Consider again the graph G of Example 2, repeated for convenience at the top of Figure 6, and the associated vertex ordering v1v2v3v4v5. A possible outside parse tree for G and the given vertex order is displayed at the bottom of Figure 6. The span of each node is depicted to the right of the node itself. Inside each node we report the corresponding bag, which will be defined later and should be ignored for now, and we underline the vertex that is introduced at the node itself.

Figure 6

Graph G (top) from Example 2 with associated vertex ordering v1v2v3v4v5. A possible outside tree decomposition T (bottom) for G and the given ordering. Bags and spans are depicted inside and to the right of circles, respectively. In each bag, we underline the vertex that is introduced at the corresponding node of T.

Figure 6

Graph G (top) from Example 2 with associated vertex ordering v1v2v3v4v5. A possible outside tree decomposition T (bottom) for G and the given ordering. Bags and spans are depicted inside and to the right of circles, respectively. In each bag, we underline the vertex that is introduced at the corresponding node of T.

There are no unanchored nodes in this outside parse tree. For instance, the node with span [0, 5] is a unary anchored node, introducing vertex v1 and with right child the node with span [1, 5]. The latter node is a binary anchored node having left child with span [1, 3] and right child with span [4, 5], and introducing vertex v4. Finally, one can check that, for each edge (v, u) of G, we have that either T(v) dominates T(u) or else T(u) dominates T(v).

Definition 4

A tree decomposition T of G is an outside tree decomposition of G relative to vertex order v1v|V| if the following conditions are both satisfied.

• 1.

Tree T is an outside parse tree for v1v|V|.

• 2.

Each vertex viV appears in the bags at nodes T(vi), T(u), and at each node on the path between these two nodes, for every uN(vi) such that T(vi) dominates T(u).

Example 7

Consider again the graph G from Figure 6. The outside parse tree T at the bottom of that figure is also an outside tree decomposition of G relative to vertex ordering v1v2v3v4v5. To see this, consider for instance vertex v1 of G, having neighbor vertices N(v1) = {v2, v5}. T(v1) is the anchored unary node with span [0, 5], T(v2) is the leaf node with span [1, 2], and T(v5) is the leaf node with span [4, 5]. Because T(v1) dominates T(v2), v1 appears in each bag in the downward path from T(v1) to T(v2). Similarly, because T(v1) dominates T(v5), v1 appears in each bag in the downward path from T(v1) to T(v5).

We now show that any tree T satisfying Definition 4 is a valid tree decomposition according to Definition 1. We observe that each vertex v appears in Bag(T(v)), satisfying the vertex cover condition. Furthermore, for each edge (u, v) ∈ E, vertices u, v both belong to either Bag(T(u)) or Bag(T(v)), whichever is lower in the tree. This satisfies the edge cover condition. Finally, we need to show that the running intersection condition is satisfied. Let v be an arbitrary vertex of G. According to Condition 2 in Definition 4, node T(v) introducing v is the highest node in T with v in its bag. Furthermore, the nodes of T such that vBag(n) are placed in the paths from T(v) to the nodes T(u), for every uN(v) such that T(v) dominates T(u). This means that the nodes of T with vBag(n) form a connected subtree of T rooted at T(v) and with leaves the nodes T(u) above.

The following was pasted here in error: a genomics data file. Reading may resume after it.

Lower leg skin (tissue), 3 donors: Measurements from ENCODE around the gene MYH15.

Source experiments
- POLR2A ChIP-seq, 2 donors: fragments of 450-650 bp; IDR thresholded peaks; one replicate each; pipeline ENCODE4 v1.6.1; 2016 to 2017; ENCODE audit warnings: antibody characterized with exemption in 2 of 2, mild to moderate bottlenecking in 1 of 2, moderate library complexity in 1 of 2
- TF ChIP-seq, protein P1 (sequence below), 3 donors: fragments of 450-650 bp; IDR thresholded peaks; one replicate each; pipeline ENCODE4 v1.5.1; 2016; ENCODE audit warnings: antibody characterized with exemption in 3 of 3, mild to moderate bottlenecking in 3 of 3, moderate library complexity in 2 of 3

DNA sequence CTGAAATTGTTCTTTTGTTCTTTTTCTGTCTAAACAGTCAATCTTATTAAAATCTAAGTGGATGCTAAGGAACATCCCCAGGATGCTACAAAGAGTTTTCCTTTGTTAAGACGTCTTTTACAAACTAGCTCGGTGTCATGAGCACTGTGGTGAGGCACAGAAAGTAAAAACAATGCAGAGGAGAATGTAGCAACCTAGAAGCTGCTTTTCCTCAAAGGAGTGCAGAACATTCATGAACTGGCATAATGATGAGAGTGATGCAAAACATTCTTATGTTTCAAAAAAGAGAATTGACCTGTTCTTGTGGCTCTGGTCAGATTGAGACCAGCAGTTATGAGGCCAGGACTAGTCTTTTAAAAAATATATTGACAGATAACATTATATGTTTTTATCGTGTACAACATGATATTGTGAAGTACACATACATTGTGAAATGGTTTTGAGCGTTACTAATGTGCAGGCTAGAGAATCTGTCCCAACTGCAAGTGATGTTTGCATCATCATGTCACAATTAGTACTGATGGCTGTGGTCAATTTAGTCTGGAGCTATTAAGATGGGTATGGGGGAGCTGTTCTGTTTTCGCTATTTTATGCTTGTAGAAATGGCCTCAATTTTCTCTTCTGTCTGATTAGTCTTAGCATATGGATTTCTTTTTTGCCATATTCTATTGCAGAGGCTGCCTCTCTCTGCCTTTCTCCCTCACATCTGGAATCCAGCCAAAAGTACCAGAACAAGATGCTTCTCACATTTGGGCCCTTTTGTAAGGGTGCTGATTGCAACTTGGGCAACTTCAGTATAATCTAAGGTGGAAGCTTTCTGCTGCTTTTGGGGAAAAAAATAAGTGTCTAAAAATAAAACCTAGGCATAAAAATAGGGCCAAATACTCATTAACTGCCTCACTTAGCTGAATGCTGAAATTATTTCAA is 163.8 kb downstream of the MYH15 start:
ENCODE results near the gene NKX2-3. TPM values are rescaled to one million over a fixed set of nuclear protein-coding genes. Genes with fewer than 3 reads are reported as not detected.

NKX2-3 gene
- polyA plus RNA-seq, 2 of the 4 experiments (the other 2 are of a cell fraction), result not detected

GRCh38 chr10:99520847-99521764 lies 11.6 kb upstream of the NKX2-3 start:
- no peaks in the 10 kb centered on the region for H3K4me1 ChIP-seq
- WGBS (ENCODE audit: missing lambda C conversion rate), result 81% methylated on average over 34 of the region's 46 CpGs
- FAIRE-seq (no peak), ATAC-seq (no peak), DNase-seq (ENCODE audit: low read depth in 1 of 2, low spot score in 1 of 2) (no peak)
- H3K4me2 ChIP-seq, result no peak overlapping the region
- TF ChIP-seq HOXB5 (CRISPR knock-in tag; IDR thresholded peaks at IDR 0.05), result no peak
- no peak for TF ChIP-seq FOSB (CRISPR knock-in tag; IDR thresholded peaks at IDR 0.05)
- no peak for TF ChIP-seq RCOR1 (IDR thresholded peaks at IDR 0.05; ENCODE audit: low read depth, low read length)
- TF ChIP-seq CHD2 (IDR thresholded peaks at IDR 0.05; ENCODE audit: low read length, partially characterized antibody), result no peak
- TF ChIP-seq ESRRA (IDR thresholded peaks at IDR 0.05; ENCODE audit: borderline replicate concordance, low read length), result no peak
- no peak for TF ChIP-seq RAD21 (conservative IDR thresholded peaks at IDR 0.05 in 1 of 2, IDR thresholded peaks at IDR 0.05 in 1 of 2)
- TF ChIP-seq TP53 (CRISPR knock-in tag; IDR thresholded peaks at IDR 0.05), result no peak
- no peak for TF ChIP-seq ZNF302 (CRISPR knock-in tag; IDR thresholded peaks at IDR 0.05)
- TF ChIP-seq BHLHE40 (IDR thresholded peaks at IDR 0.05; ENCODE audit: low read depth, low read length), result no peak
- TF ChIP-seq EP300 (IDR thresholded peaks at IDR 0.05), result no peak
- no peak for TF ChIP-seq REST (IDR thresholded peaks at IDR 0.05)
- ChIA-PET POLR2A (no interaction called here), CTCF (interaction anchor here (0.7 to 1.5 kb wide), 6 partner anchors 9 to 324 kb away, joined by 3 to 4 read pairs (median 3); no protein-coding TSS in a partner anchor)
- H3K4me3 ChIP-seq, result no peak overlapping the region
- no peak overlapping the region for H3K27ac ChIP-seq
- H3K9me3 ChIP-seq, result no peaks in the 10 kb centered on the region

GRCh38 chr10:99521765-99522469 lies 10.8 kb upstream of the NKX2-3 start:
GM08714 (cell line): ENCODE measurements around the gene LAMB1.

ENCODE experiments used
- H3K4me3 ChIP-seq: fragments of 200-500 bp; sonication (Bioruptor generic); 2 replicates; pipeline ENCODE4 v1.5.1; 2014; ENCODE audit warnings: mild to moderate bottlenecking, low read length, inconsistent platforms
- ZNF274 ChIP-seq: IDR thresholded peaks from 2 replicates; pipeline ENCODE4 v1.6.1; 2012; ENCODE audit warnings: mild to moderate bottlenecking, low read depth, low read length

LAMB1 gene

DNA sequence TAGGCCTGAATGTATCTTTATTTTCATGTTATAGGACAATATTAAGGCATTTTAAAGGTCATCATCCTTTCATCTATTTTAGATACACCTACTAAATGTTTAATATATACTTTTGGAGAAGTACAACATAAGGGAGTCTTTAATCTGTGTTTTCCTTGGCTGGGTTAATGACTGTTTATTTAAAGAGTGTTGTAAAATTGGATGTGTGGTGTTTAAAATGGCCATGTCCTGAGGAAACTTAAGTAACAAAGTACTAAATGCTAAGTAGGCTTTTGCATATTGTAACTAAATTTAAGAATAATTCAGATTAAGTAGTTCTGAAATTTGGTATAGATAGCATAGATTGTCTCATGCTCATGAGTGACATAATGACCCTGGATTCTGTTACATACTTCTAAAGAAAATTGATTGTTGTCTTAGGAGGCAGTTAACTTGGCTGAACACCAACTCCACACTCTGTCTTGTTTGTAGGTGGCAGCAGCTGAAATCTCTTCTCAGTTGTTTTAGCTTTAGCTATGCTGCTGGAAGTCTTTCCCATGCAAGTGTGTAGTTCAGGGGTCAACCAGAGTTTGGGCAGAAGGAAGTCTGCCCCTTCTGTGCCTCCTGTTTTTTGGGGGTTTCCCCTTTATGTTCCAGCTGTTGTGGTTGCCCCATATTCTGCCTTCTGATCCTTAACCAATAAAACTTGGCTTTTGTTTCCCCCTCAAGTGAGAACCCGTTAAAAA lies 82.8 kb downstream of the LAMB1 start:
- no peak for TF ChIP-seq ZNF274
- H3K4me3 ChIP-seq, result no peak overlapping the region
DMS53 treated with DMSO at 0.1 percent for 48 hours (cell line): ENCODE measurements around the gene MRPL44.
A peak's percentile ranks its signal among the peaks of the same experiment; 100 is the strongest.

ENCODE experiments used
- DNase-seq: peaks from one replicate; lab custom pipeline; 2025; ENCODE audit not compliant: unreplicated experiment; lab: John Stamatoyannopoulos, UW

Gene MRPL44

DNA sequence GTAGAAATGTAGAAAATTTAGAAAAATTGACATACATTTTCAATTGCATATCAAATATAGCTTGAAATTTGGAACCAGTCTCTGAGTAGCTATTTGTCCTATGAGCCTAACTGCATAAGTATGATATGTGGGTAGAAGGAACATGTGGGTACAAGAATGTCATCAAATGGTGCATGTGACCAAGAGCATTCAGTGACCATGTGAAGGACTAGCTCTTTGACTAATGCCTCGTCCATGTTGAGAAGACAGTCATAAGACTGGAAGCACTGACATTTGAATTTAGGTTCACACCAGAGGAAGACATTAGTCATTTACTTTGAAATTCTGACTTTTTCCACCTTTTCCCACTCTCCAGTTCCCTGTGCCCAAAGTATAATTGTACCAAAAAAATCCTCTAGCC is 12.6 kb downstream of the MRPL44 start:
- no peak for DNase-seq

As already observed in Example 5, the inside tree decompositions of Section 3 are sub-optimal, in the sense that, regardless of the vertex ordering, they might not be able to provide the smallest possible width for a given graph. In contrast, outside tree decompositions have this optimality property, as shown in the next theorem.

Theorem 4

Let G be some graph with vertex set V. Any tree decomposition of G can be transformed into an outside tree decomposition of G, relative to some ordering of V, preserving its width.

Proof. Let T be an arbitrary tree decomposition of G. Choose an arbitrary node of T as the root, add directions to each arc of T accordingly, and fix an arbitrary ordering for the children at each internal node of T. The resulting tree decomposition is called T1. We specify now a few steps that, starting from T1, construct new, intermediate decompositions T2, T3, T4 of G that are rooted, directed, binary ordered trees.

We first need to introduce some auxiliary notation. Let v be an arbitrary vertex in V. For a tree decomposition Ti, we write H(Ti, v) to denote the highest (closer to the root) node of Ti whose bag contains v. Node H(Ti, v) is unique, since the running intersection condition in Definition 1 states that the nodes in Ti that contain v in their bags are all connected. Informally, we say that H(Ti, v) contains the highest occurrence of v.

• •

For each internal node n of T1 that has q > 2 children, we create q − 2 new nodes that are placed intermediately between n and its children in T1, in such a way that n and the new nodes are all binary. The bag at each intermediate node is a copy of Bag(n). The resulting tree T2 is rooted and binary, and is still a valid tree decomposition of G.